The current franchise will be terminated on June 24 and handed over to the government’s “operator of last resort” which has been set up during the last few months by the Department of Transport (DfT). The new operator, London North Eastern Railway (LNER), will take over on June 25. Grayling says the DfT will then “begin the task of working with Network Rail to bring together the teams operating the track and trains on the LNER network.”
“I am creating a new board with an independent chair to oversee the operation of the LNER route which will work with my department on building the new partnership,” Grayling told Parliament on May 16. “It will have representatives of both the train operating team and Network Rail (NR), as well as independent members who will importantly ensure the interests of other operators on the route are taken into account. I will appoint an interim chair shortly, and then begin the recruitment process for a long-term appointment.” However, Grayling stressed that he wants the partnership to be between state-owned NR and a private operator.
The Stagecoach (90%) - Virgin (10%) joint venture was awarded an eight-year contract in November 2014 to operate inter-city services between London King’s Cross, Leeds, Newcastle, Edinburgh, Aberdeen and Inverness. VTEC’s bid was based on a premium payment of £3.3bn over the duration of the franchise.
However, Stagecoach told investors in February that VTEC’s four-weekly premium payments had been 30% higher than those made by its state-owned predecessor East Coast (which replaced National Express when its franchise failed), despite “a challenging economic environment, increasing political uncertainty, significantly lower rates of growth across the British rail network over the past two years and sustained poor performance by NR.”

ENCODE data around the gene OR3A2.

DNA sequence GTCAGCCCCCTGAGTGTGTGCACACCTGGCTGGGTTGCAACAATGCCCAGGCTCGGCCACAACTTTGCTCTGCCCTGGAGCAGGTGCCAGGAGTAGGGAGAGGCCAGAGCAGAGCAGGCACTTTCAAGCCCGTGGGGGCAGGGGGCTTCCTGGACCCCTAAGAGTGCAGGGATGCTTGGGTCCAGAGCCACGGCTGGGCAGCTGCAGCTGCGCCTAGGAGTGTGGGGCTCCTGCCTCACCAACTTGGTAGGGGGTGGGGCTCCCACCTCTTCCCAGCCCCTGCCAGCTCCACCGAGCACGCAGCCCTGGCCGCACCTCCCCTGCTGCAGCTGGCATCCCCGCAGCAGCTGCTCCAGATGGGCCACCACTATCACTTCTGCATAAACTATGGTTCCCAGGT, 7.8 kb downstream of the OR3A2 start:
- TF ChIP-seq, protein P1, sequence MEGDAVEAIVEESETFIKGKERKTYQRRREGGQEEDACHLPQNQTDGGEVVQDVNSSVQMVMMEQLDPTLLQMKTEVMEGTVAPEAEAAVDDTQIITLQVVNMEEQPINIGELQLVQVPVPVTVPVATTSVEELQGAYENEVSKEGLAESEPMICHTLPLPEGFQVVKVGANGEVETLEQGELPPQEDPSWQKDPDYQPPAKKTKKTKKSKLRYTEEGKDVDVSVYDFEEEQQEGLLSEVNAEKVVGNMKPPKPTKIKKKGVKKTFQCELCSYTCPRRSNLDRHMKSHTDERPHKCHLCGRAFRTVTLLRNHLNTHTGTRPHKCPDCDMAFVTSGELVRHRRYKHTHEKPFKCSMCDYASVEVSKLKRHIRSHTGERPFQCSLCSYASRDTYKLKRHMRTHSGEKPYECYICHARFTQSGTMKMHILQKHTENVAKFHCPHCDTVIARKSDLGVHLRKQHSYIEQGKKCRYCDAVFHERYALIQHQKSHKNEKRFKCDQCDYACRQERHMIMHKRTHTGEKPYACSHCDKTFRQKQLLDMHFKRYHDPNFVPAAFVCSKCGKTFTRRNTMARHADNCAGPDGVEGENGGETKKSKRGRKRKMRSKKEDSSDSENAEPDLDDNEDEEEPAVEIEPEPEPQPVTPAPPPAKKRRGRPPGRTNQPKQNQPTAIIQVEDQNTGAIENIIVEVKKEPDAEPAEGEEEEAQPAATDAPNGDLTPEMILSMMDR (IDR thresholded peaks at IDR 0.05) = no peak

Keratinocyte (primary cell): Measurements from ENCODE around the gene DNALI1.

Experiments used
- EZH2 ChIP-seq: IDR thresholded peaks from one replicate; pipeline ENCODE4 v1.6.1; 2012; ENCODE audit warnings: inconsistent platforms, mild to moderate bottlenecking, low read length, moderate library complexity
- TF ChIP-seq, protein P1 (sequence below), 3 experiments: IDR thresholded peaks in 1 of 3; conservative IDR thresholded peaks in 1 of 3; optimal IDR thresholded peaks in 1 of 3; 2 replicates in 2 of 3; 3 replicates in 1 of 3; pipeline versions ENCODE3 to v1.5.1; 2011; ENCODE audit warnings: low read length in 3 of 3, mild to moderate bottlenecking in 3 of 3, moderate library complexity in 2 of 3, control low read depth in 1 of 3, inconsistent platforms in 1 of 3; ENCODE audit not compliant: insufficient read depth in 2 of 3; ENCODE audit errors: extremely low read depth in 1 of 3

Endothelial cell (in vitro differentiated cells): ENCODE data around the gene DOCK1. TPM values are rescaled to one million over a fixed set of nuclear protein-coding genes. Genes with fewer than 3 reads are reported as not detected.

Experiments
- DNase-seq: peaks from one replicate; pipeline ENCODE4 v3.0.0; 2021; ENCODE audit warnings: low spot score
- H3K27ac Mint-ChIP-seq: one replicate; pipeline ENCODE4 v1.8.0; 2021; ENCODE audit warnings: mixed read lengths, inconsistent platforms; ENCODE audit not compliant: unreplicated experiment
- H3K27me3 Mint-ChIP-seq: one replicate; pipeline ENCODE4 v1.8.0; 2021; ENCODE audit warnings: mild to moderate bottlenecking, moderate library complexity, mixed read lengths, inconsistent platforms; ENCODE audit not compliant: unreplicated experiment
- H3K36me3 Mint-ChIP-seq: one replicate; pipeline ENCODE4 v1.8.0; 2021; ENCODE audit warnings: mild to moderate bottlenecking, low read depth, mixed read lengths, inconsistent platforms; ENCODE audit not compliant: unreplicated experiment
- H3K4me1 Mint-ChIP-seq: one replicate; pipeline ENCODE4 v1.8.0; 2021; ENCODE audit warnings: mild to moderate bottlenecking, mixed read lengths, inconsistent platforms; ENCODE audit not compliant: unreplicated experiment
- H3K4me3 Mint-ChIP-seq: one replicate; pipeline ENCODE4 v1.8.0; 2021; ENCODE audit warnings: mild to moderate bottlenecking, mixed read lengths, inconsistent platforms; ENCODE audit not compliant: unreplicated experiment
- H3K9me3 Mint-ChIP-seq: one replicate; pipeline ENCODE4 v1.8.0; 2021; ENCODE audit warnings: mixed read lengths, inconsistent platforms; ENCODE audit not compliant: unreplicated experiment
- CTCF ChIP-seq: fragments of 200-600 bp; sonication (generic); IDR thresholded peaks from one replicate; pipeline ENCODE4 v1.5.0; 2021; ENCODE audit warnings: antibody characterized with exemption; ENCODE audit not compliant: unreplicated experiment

A key element of the VTEC franchise bid was the expansion of services from 2019 onwards based on the delivery of new trains (currently under construction) and a programme of infrastructure enhancements on the East Coast Main Line (ECML). However, much of the work required has been delayed. Stagecoach has been trying to negotiate an amendment to the franchise agreement, including premium payments to reflect these “materially changed circumstances.”
Grayling admitted in February that the franchise has met all its financial commitments since it began operating 2015, making premium payments of nearly £1bn. However, this has cost Stagecoach around £200m, which is equivalent to nearly 20% of its market value.
“In February, I said that I was considering two options to continue delivering passenger services in the run-up to the creation of the new East Coast Partnership,” Grayling told Parliament on May 16. “The first was to permit Stagecoach to continue to operate the railway on a not-for-profit basis until 2020, and to permit them to earn a performance-related payment at the end of their contract. The alternative was to implement an Operator of Last Resort.
Grayling says an analysis of these options suggested the case was very finely balanced, with some elements favouring a contract with the existing operator and others favouring the Operator of Last Resort.
“I have decided to use the current difficulties to drive our long-term plans for the East Coast Partnership,” Grayling told Parliament. “I have decided to begin the transition process towards creating the new partnership now.”